Everything rides on the success of Windows 8, which many consumer, developers, and OEM's dislike with a passion. Let's see that Surface tablet. Maybe Ballmer can fake some enthusiasm next time he does a demo.

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post #22 of 134

Microsoft just move from one embarrassment to another.

 

Always good for a chuckle though.

post #23 of 134

I hadn't played around with WIndows 7, since I haven't even touched a Windows computer in several years.  I don't know what the Windows users are thinking, but that was the just the most horrific experience I had in a long time.  I helping a friend "fix" their laptop.  It just gave me one more reason to stick with Apple.  And the owner of the laptop wants to replace it with an Apple.

 

Microsoft can put up all the retail stores in the world, it's not going to change the fact that WIndows is just a COMPLETE bad OS.  It's just not friendly at all.  It's like a bunch of computer geeks trying to figure out can they can confuse the user as much as possible.  It's just a joke.

 

There were a couple of small features I thought were cool, but the rest of the OS, is junk.

 

Wow, M$ is going to add 11 retail stores?  REALLY?  Well, by the time they get 11 more stores, Apple will also have more stores. At the rate M$ is adding stores, it will take them 40 years to catch up.

 

Yeah, 40 years?  That sounds about right.

post #24 of 134

Zune?

Microsoft's new store at the Westchester Mall in White Plains, N.Y., is set to open soon ... With Zune!!!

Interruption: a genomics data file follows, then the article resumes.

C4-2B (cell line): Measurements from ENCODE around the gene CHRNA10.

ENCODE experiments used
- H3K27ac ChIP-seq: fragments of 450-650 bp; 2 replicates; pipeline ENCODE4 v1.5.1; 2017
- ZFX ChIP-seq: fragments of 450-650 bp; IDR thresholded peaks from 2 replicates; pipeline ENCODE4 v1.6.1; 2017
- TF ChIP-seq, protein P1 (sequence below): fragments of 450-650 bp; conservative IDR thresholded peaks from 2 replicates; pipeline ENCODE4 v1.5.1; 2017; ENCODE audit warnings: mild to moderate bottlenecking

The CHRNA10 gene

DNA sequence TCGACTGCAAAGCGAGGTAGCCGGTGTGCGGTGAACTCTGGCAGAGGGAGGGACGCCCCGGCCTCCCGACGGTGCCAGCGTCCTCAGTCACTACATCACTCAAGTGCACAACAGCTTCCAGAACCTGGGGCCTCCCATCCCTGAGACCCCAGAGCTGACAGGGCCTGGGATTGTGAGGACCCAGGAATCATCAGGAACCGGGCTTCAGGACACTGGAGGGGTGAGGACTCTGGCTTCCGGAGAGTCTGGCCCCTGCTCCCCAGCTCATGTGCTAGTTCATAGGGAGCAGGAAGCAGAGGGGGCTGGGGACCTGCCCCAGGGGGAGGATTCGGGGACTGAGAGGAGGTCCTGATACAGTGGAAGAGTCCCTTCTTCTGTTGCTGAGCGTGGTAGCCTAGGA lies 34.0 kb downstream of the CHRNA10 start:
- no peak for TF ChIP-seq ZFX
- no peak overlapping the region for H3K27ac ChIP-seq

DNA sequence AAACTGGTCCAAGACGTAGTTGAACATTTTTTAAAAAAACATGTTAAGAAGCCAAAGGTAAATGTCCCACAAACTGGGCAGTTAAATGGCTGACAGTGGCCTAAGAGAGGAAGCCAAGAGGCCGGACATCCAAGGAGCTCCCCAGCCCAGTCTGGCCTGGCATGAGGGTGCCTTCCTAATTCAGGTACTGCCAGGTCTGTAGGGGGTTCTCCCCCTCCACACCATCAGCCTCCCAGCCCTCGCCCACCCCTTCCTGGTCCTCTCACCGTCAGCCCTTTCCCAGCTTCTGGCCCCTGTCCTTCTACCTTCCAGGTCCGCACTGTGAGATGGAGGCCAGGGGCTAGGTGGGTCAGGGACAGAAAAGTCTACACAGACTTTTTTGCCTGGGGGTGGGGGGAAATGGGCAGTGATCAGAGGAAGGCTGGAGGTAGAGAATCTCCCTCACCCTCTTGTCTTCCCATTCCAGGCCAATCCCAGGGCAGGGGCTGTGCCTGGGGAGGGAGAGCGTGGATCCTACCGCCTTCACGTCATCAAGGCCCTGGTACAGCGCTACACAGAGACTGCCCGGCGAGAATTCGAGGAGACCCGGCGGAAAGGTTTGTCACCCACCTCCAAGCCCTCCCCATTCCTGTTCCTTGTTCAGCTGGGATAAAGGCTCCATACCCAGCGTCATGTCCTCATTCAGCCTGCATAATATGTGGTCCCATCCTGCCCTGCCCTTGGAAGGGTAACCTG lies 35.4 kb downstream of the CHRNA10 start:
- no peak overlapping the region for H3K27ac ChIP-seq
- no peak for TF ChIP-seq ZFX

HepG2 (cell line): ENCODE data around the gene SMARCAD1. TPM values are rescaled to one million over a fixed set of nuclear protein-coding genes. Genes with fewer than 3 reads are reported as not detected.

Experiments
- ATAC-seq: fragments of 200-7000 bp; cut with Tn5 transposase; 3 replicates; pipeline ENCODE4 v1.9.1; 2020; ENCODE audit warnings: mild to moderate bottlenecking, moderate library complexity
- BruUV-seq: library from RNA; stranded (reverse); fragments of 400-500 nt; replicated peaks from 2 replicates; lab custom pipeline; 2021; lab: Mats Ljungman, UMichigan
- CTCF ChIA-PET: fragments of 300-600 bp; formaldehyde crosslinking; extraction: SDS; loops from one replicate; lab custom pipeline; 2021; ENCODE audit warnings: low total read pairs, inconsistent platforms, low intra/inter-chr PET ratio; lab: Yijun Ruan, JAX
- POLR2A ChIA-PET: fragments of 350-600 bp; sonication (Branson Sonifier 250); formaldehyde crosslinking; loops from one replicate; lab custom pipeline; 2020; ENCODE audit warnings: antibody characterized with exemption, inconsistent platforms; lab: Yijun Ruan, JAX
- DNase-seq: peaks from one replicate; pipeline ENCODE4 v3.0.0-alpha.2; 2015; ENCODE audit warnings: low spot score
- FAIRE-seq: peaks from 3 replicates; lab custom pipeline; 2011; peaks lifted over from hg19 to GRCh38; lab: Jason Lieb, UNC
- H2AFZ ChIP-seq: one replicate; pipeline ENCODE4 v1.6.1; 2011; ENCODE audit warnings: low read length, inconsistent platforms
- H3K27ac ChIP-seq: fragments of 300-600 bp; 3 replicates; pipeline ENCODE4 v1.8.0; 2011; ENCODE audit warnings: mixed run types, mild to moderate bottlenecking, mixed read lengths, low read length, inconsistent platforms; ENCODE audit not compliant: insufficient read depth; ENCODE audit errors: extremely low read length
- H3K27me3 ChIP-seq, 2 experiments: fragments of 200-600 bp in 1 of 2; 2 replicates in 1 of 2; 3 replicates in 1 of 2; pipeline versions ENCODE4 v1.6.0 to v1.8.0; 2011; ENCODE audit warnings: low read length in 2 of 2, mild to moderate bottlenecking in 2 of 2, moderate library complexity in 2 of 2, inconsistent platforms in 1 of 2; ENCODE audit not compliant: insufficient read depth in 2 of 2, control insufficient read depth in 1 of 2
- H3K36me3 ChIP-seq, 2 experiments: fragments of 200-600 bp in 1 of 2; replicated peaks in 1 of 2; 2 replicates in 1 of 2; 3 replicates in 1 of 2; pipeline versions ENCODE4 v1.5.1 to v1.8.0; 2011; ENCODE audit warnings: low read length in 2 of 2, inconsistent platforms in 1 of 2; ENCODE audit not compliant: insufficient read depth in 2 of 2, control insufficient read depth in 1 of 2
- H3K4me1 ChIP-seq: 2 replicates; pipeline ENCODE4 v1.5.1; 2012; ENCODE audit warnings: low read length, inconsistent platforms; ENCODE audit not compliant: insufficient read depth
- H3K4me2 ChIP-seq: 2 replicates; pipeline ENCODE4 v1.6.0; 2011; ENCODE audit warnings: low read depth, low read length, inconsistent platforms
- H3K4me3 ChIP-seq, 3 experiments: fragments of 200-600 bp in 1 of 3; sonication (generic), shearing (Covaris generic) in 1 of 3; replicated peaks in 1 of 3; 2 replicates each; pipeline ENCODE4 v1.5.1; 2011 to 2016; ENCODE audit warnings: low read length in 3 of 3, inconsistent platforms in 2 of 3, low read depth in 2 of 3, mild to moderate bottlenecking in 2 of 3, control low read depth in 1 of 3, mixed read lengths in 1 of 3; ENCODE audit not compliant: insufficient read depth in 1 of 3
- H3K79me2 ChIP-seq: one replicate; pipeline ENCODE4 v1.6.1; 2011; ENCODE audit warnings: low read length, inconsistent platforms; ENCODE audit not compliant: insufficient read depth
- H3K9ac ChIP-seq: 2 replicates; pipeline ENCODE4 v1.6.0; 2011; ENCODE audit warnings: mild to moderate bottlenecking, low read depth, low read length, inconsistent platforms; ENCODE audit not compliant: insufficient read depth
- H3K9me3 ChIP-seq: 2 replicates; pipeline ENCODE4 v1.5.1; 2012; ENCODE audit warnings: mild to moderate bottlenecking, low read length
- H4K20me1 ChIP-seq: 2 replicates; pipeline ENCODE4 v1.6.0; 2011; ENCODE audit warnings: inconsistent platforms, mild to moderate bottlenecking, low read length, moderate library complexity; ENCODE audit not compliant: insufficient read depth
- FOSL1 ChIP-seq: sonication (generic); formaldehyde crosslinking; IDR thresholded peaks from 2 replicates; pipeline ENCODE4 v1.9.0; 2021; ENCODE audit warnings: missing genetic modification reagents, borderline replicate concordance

700

post #25 of 134

Do the Microsoft stores sell the Mac version of Office?

post #26 of 134

The Microsoft Store in the mall closest to me is always dead. The Apple Store in the same mall is packed as hell at all hours.

LOL people should just enjoy whatever phone they prefer and stop being d-bags about other phones they don't use. Fanboys are pathetic, regardless of whether they are Android or Apple ones.
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LOL people should just enjoy whatever phone they prefer and stop being d-bags about other phones they don't use. Fanboys are pathetic, regardless of whether they are Android or Apple ones.
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post #27 of 134
Pouring money into stores that no one is visiting - just to copy Apple - doesn't seem smart. I have been to an MS store in a popular mall in LA and it was empty except for a couple of employees walking around and a couple of employees obviously forced to play with the XBOX Kinect near the front window to attract customers.

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Please update the AppleInsider app to function in landscape mode.

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post #28 of 134

Only a company incapable of embarrassment could do this.

post #29 of 134
Quote:
Originally Posted by digitalclips View Post

There is something not quite right about this wording ..
"Microsoft still taking Apple on head-to-head in continued retail expansion"
I think it's the 'still taking Apple on' .... perhaps 'wanting to, or hoping to' would be better?

Agreed!  Lets see Microsoft had 13 million visitors over three years.  Apple had 813 million visitor last quarter.  Even if you just took 20 of Apples stores to compare.  17000 visitors per store, per week times 20 stores for three years is 43 million visitors. Keep in mind Apple has 372 stores.  

 
 
post #30 of 134

This seems to be the strategy MS used in the Xbox release... release a product, market the product, market the marketing, absorb huge losses until it's making money, and ignore the sunk costs, and claim victory.

 

All in all, the MS store is like the 'Surface'  It's a 'reference platform' for MS to shove in front of it's partners, and say "This is how we want our stuff marketed... if you can't do this, we'll take over your spot in the MS food chain."  Problem is... MS working the ends (delivery to consumer/ OS and requirements engineering), and ignoring the middle (UX engineering [apple would hate that term], HW/SW integration, end to end experience, HW/SW support, online store, integration of retail to user experience (my appleID and my storeID are the same), etc etc.